Chapters 1-30

1. What is the significance of Philip Pirrip's nickname, “Pip"?

2. What do you make of Dickens' characterization of the convict who accosts Pip on the marshes? Is he a purely sinister character or are we given the sense that he has some redeeming qualities?

3. What do you make of the initial description of Satis House?

4. Is there any connection between Pip's fight with the young man at Miss Havisham's and Joe's fight with Orlick at the forge?

5. Are there any similarities between Pip's relationship with Joe and the one he forms with Miss Havisham?

6. Can we mark the beginnings of a change in Pip by examining his interaction with the handshake-obsessed Pumblechook in Chapter 19?

7. What is the significance of Herbert Pocket giving Pip the nickname "Handel?"

8. What is the effect of our learning the story of Miss Havisham's aborted marriage in retrospect from Herbert Pocket?

9. At the Pocket residence, Pip discovers that “the nurture of the little Pockets consisted of alternately tumbling up and lying down." What is Dickens getting at in his characterization of the relationship between Mrs. Pocket and her children?

10. Do the dining arrangements at the Pockets in any way recall what we see earlier at the Gargery Christmas feast?

11. Pip's encounter with Joe in Chapter 27 is anything but a comfortable one. Is Joe's behaviour here foreshadowed by his earlier encounter with Miss Havisham, and is there anything different about the way Pip reacts to his awkwardness now?

12. As the adage goes, “A man's home is his castle," and in the case of Wemmick, this is literally true. How is the relationship between Wemmick and the Aged different from, or similar to, other relationships between the young and the old in the novel?

13. We learn from Joe that Wopsle has left the Church to become an actor. Is there any symbolic significance attached to this?

14. One of the central preoccupations of the novel is the whole question of what it means to be a gentleman. At this point in the story, is this an appropriate term with which to define Pip? Why or why not?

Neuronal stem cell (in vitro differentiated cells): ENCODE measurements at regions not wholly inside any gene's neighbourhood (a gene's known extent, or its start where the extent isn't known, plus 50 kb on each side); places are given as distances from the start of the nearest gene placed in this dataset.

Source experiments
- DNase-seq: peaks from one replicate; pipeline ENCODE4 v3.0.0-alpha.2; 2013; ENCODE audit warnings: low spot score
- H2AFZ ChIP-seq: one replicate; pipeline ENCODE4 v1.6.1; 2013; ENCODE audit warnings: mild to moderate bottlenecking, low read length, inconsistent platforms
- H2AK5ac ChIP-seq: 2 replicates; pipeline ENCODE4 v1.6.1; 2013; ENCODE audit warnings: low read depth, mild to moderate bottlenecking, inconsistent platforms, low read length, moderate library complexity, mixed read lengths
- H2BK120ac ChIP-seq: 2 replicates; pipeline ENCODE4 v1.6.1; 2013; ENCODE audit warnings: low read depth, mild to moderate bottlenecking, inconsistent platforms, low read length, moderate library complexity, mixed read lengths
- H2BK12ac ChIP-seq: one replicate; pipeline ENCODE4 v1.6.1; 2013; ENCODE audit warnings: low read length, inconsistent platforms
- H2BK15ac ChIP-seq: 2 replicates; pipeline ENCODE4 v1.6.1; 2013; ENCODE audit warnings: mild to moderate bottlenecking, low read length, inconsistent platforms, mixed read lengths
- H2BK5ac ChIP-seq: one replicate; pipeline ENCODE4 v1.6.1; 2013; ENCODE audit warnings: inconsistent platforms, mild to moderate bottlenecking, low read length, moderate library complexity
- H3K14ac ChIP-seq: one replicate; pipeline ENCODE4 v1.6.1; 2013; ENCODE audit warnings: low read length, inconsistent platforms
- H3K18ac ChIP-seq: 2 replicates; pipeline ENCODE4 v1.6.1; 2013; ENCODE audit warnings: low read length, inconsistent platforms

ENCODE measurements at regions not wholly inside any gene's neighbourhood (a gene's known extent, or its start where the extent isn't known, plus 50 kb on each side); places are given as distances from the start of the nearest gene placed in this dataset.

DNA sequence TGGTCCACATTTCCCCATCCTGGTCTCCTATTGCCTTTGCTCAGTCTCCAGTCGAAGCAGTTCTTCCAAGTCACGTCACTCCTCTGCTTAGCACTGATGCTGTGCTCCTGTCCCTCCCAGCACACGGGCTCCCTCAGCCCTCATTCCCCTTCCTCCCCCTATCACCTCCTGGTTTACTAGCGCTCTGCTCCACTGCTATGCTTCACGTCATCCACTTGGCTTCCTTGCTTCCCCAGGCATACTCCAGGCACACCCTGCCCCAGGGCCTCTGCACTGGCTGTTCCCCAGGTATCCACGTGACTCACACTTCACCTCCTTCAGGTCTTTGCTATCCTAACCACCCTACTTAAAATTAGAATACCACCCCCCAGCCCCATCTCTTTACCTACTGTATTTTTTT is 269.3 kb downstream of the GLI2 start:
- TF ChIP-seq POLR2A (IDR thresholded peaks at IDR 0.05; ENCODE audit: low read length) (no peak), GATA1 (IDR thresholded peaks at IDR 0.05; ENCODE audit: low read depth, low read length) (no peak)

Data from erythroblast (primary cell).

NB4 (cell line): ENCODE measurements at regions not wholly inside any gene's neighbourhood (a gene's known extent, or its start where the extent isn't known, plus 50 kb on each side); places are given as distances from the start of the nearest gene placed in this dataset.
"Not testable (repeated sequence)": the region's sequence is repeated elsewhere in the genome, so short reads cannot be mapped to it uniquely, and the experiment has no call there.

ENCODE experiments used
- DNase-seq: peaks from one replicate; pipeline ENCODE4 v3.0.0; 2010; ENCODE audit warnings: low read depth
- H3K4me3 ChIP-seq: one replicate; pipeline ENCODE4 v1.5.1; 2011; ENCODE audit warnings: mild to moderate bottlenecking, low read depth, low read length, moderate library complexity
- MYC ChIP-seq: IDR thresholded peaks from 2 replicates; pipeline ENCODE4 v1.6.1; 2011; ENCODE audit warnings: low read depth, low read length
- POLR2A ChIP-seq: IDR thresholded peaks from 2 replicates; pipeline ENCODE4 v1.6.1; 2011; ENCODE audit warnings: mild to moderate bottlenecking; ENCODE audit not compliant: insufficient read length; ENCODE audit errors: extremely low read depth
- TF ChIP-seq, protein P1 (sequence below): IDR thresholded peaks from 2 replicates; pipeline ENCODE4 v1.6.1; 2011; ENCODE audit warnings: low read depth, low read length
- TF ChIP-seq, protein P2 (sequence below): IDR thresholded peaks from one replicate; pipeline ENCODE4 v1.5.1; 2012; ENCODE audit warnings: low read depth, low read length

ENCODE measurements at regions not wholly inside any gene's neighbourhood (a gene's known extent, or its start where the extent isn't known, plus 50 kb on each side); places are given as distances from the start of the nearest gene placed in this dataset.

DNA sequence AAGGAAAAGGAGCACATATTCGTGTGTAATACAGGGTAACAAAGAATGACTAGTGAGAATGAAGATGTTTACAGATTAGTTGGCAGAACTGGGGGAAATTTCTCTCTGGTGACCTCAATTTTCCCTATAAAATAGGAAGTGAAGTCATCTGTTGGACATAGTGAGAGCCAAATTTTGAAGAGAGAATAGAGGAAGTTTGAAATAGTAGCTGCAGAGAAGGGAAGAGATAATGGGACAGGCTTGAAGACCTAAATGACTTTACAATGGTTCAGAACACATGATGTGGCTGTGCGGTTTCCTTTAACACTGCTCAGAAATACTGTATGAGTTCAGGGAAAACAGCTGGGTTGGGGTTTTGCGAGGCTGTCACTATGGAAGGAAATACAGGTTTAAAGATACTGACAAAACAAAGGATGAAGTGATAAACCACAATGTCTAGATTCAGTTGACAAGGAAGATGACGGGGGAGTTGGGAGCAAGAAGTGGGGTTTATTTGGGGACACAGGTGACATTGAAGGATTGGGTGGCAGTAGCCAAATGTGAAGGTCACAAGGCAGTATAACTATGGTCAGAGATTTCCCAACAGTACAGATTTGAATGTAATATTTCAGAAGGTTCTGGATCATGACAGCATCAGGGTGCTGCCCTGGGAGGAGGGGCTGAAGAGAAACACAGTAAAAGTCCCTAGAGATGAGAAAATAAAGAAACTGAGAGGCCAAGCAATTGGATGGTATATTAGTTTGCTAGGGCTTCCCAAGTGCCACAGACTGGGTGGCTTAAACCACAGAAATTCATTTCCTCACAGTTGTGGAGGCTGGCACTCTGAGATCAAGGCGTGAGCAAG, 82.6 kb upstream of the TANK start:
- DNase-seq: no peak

Chapters 31-59

1. What is the significance of Wopsle's performance in Hamlet in Chapter 31? Are there any similarities between Pip's pretensions and Wopsle's?

2. What is the importance of Pip's brief trip to Newgate with Wemmick, and of Pip's use of the garden metaphor to describe the prison?

3. At the beginning of Chapter 33, what do you make of Estella's comment: "We have no choice, you and I, but to obey our instructions. We are not free to follow our own devices, you and I."

4. In Chapter 34, what is the effect of Pip's description of how he and Herbert go about “getting their affairs into order?" Why does Dickens immediately follow this with the letter from Trabb that brings news of Mrs. Gargery's death?

5. There is a curious episode in Chapter 35, with Trabb ordering about the attendees of Mrs. Gargery's funeral as though they were in “preparation for a grim kind of dance," as Joe says. Is this incongruity related to similar incongruities elsewhere in the novel?

6. Compare and contrast Pip's encounter with Magwitch on the marshes to his re-encounter with him in Chapter 39.

7. How does Magwitch's disclosure about his past dealings with Compeyson change your perspective regarding him?

8. What point is Dickens attempting to make through the inclusion of the rum-drinking, gout-afflicted Old Bill Barley?

9. What is the effect of Wopsle spotting Compeyson behind Pip at the theatre?

10. One of Great Expectations' most striking images is that of fire. Discuss its symbolic importance in the novel.

11. Discuss the strengths of Dickens' description of the scene in which Pip, Magwitch, Startop, and Herbert are overtaken by Compeyson and the authorities.

12. What purpose is served by having the episode of Wemmick's marriage to Miss Skiffins come almost directly after the recapture and incarceration of Magwitch?

13. Why does Dickens have Pumblechook and Pip assaulted by the same assailant (Orlick)?

14. What similarities do you see in Pip's last moments with Magwitch in Chapter 56 and Joe's nursing of Pip back to health in Chapter 57?

15. Does the end of the novel provide us with a strong sense of closure? What, if any, are its ambiguities concerning Pip and Estella?


Victorian Web Overview Charles Dickens Great Expectations

Last modified 2000